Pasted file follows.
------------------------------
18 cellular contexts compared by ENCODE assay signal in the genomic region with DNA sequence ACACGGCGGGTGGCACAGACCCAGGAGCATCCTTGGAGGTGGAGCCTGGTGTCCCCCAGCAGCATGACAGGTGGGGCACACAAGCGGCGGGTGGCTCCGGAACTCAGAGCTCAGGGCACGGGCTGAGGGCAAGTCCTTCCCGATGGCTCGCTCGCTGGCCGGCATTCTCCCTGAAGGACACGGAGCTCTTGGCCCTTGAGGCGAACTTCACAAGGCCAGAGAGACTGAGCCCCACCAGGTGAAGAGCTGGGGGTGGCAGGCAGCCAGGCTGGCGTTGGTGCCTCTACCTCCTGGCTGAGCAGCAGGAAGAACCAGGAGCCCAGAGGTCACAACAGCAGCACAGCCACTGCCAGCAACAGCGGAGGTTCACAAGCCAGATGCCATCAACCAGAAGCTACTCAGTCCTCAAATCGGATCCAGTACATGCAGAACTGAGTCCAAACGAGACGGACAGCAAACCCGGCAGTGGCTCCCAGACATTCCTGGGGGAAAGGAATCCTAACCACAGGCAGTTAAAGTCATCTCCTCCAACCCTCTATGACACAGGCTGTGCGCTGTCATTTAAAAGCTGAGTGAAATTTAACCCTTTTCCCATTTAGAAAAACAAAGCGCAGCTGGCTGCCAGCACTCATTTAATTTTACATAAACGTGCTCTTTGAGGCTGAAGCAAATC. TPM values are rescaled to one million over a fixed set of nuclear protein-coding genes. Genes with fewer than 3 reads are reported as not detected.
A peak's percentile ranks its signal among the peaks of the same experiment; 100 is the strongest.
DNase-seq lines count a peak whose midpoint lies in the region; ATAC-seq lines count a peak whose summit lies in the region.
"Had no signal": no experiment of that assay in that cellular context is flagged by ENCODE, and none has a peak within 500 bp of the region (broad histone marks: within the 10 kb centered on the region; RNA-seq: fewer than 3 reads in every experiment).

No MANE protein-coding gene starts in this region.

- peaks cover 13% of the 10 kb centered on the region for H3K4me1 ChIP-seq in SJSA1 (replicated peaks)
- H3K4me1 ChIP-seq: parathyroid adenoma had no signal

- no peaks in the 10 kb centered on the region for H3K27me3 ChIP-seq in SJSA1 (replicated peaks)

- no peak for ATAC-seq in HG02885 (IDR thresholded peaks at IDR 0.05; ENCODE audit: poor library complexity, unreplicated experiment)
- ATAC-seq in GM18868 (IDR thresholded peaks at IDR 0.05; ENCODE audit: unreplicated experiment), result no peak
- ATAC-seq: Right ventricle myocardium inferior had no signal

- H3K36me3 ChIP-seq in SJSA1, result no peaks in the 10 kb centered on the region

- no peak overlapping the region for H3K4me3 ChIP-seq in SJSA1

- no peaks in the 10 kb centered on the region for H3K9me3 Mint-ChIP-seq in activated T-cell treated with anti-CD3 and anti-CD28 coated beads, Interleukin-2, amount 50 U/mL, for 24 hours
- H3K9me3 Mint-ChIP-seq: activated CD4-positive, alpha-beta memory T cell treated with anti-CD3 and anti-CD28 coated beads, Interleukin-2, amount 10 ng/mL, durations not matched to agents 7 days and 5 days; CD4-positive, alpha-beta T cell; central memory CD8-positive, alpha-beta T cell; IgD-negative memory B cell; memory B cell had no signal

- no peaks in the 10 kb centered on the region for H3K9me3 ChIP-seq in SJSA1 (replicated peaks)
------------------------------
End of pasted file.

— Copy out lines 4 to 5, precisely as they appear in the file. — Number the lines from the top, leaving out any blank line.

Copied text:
"Had no signal": no experiment of that assay in that cellular context is flagged by ENCODE, and none has a peak within 500 bp of the region (broad histone marks: within the 10 kb centered on the region; RNA-seq: fewer than 3 reads in every experiment).

No MANE protein-coding gene starts in this region.